The sound of a thud. The sound of a thud is the inciting incident that spurs the film, The Theory of Everything directed by Academy Award winner James Marsh, adapted from Jane Hawking’s novel by Anthony McCarten.
Eddie Redmayne is Stephen Hawking, who is running across the Cambridge campus in 1963, when he stumbles hits his head hard against the ground, lying motionless for a few short minutes before being escorted to the infirmary by a few classmates. He is then diagnosed with motor neuron disease and given a life expectancy of two years.
Motor neuron disease (MND) are a small group of neurological disorders that selectively affect motor neurons, the cells that control voluntary muscle activity including speaking, walking, swallowing, and general movement of the body. They are generally progressive in nature, and cause increasing disability and, eventually, death.
After he is diagnosed, Stephen’s girlfriend Jane, played by Felicity Jones, makes the choice to stand by her man even though he is given a death sentence. The two marry and have children, while Stephen continues to achieve his doctorate in cosmology, which will be the foundation of his incredible achievements in the field of physics.
The Theory of Everything is a cinematic memoir of the lives of Stephen and Jane Hawking. It goes over the triumphs, trials, tribulations of the challenges the both of them had to face while Stephen’s condition continually declined over the years and Stephen’s achievements gave him worldwide acclaim and prestige.
Particularly, this movie is a chance for audiences to Redmayne and Jones shine courtesy of McCarten’s screenplay, which took him a decade to craft. In all, I found it rather endearing to watch because of Redmayne, who I feel plays on the sympathies of audiences as he immerses himself into his portrayal of Stephen Hawking.
Watching his hand gestures, his walking style, his eyes and listening to his speech habits as his character continues to succumb to his illness is rather touching to see. One can speculate that he is reminiscent of many Oscar winning acting performances such as Colin Firth in The King’s Speech, Jean DuJardin in The Artist, Sean Penn in Milk; Eddie Redmayne gives a truly sincere portrayal of Stephen Hawking.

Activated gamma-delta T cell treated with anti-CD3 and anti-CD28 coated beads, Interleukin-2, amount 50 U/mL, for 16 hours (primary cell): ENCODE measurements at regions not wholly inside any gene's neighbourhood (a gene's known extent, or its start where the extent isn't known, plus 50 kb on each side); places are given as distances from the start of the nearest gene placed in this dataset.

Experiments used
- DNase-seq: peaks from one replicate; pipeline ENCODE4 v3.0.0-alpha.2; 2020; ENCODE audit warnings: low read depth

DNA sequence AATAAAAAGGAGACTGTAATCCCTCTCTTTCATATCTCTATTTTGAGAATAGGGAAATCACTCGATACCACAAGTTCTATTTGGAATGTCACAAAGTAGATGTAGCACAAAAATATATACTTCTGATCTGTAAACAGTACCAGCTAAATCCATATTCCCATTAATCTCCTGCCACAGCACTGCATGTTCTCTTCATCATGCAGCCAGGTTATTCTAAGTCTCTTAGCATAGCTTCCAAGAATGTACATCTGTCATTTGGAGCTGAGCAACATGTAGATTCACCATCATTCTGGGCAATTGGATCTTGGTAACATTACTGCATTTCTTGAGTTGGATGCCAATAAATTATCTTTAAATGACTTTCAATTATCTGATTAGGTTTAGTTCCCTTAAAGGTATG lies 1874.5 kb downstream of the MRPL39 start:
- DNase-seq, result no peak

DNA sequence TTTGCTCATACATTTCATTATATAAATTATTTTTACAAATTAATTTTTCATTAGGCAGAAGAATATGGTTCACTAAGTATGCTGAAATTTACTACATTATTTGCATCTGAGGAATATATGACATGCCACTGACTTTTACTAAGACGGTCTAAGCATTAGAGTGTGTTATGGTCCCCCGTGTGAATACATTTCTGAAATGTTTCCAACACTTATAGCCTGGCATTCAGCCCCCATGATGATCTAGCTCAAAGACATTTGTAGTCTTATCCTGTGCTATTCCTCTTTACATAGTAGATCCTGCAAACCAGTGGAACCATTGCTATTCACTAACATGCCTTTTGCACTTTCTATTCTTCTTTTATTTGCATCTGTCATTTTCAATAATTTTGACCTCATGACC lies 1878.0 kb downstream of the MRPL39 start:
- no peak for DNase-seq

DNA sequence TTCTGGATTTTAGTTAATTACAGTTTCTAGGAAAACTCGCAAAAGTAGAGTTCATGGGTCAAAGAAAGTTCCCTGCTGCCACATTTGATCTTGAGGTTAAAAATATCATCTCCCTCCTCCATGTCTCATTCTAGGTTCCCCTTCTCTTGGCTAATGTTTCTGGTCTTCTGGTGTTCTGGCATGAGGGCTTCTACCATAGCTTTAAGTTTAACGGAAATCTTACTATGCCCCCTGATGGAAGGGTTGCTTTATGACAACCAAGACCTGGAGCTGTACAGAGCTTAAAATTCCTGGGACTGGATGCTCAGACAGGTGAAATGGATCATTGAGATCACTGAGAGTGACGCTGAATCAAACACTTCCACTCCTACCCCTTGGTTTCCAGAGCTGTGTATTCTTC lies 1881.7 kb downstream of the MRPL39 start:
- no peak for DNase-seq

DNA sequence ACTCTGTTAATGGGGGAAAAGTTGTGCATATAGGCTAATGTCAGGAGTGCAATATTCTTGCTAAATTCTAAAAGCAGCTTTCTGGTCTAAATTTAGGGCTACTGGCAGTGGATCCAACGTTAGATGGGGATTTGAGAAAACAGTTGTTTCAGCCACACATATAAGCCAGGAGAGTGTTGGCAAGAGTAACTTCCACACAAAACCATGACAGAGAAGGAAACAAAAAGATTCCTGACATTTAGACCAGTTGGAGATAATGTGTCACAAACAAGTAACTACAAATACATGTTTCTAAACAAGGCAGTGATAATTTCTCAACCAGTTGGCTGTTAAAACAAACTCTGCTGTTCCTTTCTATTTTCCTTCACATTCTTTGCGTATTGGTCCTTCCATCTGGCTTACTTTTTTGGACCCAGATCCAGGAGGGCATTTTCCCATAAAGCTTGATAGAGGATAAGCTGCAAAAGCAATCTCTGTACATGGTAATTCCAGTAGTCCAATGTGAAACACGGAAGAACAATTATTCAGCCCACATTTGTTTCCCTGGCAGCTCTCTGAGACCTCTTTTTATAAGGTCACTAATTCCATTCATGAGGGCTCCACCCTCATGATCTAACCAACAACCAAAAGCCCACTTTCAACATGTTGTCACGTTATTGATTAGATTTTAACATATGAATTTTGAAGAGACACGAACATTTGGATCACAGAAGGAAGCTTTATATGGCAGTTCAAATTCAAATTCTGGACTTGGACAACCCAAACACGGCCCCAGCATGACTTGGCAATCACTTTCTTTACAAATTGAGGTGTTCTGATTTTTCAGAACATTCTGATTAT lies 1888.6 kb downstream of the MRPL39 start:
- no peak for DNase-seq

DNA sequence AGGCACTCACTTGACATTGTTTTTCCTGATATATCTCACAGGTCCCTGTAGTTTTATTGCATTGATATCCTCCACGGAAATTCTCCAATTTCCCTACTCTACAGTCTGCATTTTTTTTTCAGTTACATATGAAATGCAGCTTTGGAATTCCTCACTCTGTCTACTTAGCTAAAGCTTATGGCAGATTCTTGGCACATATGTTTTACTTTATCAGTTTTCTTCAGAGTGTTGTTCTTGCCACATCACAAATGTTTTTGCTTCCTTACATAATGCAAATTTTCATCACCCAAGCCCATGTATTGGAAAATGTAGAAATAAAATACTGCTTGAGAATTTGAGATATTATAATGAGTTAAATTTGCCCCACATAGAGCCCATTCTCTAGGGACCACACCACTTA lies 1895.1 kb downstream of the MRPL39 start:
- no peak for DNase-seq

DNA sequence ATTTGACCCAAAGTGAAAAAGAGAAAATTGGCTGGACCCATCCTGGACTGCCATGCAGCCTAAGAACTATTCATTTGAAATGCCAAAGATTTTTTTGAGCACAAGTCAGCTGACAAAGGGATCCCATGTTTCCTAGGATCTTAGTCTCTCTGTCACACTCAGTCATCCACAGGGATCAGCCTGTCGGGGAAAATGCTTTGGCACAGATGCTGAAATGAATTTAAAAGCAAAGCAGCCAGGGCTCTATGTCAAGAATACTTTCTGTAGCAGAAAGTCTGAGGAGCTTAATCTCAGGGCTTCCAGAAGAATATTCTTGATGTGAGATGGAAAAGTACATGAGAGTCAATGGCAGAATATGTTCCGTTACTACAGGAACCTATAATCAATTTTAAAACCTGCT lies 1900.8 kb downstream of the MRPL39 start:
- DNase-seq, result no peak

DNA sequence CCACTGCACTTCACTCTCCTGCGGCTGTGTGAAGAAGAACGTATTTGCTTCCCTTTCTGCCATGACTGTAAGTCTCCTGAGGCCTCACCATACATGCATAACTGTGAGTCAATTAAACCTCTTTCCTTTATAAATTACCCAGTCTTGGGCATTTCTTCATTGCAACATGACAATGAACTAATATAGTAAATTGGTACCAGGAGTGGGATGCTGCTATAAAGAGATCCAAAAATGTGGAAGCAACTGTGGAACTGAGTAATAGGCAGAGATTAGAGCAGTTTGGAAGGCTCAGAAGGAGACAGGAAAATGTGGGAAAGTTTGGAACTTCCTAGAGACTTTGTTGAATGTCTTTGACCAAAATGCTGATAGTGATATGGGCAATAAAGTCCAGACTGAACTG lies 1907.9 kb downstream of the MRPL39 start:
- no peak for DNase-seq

McCarten’s screenplay is beautifully brought to life by the cinematography of Benoît Delhomme. The scene where Stephen and Jane attend the party, where the bow-ties and the gloves are glowing because of the Tide laundry detergent powder exposed to fluorescent light and the fireworks, and the crane shot of the couple dancing on the bridge is so elegantly well-done and contributes to the overall visual aesthetic of the feature.
The film’s approach to Jane is rather curious to behold. Where other movies would have potentially vilified Jane, Carten’s screenplay makes her seem rather human as she juggles her life raising her children and caring for Stephen while fostering romantic feelings for her choir director Jonathan Jones, played by Charlie Cox; Felicity Jones portrays this person so well that is is clear to interpret how overwhelmed she is by the situation and there is a fragility to her interpretation of Jane Hawking that makes her performance believable.
The Theory of Everything is perhaps the most inspiring British film I’ve seen since The King’s Speech because perhaps both films share so many parallels in terms of visual and thematic design. James Marsh should be proud of this picture because it begins in such an earnest manner and ends so cleanly as if McCarten and Jane Hawking wanted it that way. That is to say that there are no negative feelings towards anyone and I find that quality of the picture so rare, that it is truly a commendable achievement in of itself.
Audiences who don’t really have a clear understanding as to who Steven Hawking was, will gain a great sense of admiration and appreciation for who he was and what he accomplished as a physicist and an author as well as who the people in his life were and how they helped him along throughout his incredible life.
The rest of the supporting cast including Harry Lloyd, Alice Orr-Ewing, David Thewlis (who seems to be channeling Professor Lupin from the Harry Potter series), Simon McBurney, Christian McKay, Maxine Peake are basically reduced to props; they are in and out of the picture so incrementally that during the course of the action, the audience barely remembers that they are even in the picture at all.
The Theory of Everything is justifiably one of the year’s most pleasing pictures on account of the acting and the writing especially. It was a very beautifully well-done motion picture.